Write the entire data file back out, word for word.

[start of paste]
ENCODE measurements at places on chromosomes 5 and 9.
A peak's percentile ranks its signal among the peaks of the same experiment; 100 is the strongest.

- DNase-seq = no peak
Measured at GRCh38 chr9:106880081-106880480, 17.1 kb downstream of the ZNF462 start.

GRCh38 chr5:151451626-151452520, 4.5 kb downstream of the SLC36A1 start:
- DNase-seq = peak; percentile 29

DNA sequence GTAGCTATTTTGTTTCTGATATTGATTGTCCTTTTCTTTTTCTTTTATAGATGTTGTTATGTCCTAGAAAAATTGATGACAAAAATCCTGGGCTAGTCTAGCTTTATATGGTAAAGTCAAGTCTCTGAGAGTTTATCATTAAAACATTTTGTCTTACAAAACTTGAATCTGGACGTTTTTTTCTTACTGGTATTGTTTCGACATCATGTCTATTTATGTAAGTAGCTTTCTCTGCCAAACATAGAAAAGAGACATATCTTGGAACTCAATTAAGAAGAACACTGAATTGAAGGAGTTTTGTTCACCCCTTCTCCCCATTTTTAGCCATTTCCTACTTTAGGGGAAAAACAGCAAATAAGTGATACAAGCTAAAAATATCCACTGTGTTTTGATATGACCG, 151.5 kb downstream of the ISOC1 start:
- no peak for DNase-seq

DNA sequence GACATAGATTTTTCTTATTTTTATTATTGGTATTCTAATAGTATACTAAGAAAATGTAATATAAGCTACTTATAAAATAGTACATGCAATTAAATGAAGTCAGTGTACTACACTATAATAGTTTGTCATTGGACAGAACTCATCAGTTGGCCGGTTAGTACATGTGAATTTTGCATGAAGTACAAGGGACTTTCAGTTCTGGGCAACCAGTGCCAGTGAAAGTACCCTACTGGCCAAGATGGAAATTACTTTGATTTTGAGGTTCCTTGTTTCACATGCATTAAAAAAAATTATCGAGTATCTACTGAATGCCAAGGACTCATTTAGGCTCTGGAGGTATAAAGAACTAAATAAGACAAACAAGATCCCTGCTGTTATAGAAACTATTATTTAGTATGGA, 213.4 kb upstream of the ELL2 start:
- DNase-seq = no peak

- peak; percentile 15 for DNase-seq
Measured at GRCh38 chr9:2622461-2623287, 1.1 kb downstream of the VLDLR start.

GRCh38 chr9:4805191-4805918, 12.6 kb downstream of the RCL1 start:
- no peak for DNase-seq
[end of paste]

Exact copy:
ENCODE measurements at places on chromosomes 5 and 9.
A peak's percentile ranks its signal among the peaks of the same experiment; 100 is the strongest.

- DNase-seq = no peak
Measured at GRCh38 chr9:106880081-106880480, 17.1 kb downstream of the ZNF462 start.

GRCh38 chr5:151451626-151452520, 4.5 kb downstream of the SLC36A1 start:
- DNase-seq = peak; percentile 29

DNA sequence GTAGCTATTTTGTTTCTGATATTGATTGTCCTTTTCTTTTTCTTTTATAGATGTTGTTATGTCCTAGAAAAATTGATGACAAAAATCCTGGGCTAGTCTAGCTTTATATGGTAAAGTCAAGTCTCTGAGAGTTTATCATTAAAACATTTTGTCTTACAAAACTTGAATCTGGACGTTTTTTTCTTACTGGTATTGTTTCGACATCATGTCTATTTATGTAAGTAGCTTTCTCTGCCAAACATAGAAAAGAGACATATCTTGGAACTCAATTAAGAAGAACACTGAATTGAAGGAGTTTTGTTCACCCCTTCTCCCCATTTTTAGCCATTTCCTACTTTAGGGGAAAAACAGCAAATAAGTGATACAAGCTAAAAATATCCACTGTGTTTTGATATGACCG, 151.5 kb downstream of the ISOC1 start:
- no peak for DNase-seq

DNA sequence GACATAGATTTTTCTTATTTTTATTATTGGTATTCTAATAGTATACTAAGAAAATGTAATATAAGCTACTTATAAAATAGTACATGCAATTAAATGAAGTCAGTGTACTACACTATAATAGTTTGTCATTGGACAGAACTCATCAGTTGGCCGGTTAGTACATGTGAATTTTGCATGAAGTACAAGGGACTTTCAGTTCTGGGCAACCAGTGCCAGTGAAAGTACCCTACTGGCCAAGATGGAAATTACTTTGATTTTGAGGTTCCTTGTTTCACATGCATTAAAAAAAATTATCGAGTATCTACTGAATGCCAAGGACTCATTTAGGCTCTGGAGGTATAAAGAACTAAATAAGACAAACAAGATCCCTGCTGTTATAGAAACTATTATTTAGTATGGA, 213.4 kb upstream of the ELL2 start:
- DNase-seq = no peak

- peak; percentile 15 for DNase-seq
Measured at GRCh38 chr9:2622461-2623287, 1.1 kb downstream of the VLDLR start.

GRCh38 chr9:4805191-4805918, 12.6 kb downstream of the RCL1 start:
- no peak for DNase-seq